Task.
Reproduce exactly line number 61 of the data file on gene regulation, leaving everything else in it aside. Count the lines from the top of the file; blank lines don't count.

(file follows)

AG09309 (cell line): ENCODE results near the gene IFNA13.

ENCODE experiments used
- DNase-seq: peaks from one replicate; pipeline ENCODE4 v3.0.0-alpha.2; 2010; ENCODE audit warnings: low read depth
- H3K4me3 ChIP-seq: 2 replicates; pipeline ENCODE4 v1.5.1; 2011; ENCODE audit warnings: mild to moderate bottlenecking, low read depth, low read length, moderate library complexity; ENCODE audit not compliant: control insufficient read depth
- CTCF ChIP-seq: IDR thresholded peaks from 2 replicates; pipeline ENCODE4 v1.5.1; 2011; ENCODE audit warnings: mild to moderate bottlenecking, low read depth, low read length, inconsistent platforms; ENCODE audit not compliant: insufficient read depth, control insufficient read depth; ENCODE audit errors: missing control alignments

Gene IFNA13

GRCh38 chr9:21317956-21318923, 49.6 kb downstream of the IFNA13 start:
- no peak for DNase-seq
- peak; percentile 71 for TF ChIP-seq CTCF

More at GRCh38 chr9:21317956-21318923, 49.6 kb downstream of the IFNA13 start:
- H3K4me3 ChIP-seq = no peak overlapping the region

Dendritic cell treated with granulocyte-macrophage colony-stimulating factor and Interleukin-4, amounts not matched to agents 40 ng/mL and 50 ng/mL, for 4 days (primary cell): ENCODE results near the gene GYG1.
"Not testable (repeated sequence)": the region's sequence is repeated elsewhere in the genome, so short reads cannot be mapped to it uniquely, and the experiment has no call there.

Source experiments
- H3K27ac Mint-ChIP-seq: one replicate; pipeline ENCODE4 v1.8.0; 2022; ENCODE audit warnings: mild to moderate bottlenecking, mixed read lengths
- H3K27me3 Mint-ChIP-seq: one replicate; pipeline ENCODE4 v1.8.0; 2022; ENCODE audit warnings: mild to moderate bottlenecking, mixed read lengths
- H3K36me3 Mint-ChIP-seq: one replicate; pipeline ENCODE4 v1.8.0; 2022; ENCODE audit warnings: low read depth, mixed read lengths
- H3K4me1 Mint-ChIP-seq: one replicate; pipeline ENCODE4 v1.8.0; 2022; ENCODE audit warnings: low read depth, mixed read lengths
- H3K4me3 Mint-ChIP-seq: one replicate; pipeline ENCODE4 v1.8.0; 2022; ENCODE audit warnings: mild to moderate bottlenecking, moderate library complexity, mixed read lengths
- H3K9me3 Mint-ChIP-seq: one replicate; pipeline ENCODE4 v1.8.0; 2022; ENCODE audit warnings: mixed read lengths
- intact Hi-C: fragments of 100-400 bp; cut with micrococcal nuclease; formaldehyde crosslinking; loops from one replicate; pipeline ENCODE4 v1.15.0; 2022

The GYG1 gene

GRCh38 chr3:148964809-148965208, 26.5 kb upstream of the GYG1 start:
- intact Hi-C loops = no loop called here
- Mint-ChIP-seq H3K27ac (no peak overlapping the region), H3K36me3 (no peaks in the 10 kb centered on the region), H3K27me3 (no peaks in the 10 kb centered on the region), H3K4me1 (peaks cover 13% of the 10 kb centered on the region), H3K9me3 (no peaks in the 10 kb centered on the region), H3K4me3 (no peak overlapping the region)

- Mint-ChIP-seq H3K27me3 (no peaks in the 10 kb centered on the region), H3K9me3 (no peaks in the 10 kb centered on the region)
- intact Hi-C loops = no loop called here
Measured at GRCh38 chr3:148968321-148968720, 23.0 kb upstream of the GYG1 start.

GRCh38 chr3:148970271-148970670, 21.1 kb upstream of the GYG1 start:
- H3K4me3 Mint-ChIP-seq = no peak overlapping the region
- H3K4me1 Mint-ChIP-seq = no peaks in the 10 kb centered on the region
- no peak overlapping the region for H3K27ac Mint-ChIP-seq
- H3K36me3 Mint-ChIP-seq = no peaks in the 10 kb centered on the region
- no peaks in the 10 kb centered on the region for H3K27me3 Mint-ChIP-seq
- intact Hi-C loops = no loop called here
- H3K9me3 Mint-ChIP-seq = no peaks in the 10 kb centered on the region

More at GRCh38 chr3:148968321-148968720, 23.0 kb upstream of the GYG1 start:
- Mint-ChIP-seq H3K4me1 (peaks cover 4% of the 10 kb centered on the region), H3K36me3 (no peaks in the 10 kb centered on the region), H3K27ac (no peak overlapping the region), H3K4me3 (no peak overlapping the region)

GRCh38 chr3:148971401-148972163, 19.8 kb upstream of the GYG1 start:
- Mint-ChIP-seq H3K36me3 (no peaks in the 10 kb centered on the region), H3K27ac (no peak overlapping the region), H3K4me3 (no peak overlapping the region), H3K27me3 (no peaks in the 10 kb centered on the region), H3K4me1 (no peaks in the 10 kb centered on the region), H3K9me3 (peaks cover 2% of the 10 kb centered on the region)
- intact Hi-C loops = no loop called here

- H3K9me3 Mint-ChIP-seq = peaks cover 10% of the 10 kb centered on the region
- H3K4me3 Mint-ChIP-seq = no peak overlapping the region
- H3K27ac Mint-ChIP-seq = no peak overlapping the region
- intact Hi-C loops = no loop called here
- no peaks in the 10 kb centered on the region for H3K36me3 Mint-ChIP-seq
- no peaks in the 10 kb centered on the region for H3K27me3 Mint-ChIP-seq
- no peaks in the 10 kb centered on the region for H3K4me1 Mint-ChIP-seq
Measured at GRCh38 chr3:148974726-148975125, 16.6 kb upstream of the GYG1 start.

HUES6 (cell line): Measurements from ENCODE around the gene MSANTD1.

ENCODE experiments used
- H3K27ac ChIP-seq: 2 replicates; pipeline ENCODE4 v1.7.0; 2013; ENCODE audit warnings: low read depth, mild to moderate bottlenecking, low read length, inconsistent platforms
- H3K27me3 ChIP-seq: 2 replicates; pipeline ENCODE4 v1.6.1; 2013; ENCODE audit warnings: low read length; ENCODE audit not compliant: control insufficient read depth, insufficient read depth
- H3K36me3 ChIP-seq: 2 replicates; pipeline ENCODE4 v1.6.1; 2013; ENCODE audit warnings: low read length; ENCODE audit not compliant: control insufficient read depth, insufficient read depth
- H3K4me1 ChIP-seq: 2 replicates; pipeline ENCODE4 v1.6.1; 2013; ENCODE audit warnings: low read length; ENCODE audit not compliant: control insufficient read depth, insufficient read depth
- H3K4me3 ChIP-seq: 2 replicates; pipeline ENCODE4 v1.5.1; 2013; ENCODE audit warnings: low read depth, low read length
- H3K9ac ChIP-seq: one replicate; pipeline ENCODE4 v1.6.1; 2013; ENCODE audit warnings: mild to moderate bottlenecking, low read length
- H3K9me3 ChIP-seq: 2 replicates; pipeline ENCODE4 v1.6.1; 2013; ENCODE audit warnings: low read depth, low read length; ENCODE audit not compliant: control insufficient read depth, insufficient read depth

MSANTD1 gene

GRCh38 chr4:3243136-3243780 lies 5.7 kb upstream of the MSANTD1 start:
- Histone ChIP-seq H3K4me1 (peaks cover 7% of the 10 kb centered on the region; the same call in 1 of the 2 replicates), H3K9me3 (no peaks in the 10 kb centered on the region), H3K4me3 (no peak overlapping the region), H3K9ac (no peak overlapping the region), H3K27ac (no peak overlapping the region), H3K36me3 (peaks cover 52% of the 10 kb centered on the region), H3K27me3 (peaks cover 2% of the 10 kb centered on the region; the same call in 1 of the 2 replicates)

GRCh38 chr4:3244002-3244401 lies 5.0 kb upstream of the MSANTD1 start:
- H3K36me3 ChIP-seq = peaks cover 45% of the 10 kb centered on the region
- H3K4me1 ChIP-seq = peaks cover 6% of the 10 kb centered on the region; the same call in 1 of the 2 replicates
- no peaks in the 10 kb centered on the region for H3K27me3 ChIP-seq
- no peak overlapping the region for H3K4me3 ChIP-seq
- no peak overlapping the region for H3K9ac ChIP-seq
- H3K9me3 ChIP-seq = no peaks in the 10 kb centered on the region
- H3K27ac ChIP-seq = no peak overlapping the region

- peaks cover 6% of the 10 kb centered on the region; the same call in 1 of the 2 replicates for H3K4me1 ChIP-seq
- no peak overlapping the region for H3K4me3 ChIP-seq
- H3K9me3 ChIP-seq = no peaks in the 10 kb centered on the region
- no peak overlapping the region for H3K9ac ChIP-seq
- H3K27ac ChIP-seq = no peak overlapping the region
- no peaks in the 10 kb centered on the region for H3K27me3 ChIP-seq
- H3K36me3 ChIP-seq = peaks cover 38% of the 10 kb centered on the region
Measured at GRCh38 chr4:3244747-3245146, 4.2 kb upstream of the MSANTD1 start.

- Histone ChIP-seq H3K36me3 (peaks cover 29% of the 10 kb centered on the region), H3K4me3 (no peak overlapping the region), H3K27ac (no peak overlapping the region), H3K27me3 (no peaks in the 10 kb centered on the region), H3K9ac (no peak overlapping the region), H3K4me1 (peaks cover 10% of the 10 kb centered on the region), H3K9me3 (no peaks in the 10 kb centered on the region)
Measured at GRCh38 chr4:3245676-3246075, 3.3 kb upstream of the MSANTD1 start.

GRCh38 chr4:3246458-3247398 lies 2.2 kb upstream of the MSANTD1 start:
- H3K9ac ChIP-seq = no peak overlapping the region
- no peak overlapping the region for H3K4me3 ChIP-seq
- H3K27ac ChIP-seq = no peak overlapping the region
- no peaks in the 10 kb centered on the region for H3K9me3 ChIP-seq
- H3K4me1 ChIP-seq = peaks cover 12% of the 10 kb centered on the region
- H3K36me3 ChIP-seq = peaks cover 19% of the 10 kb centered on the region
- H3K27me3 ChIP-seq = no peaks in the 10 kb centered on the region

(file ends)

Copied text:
- Histone ChIP-seq H3K4me1 (peaks cover 7% of the 10 kb centered on the region; the same call in 1 of the 2 replicates), H3K9me3 (no peaks in the 10 kb centered on the region), H3K4me3 (no peak overlapping the region), H3K9ac (no peak overlapping the region), H3K27ac (no peak overlapping the region), H3K36me3 (peaks cover 52% of the 10 kb centered on the region), H3K27me3 (peaks cover 2% of the 10 kb centered on the region; the same call in 1 of the 2 replicates)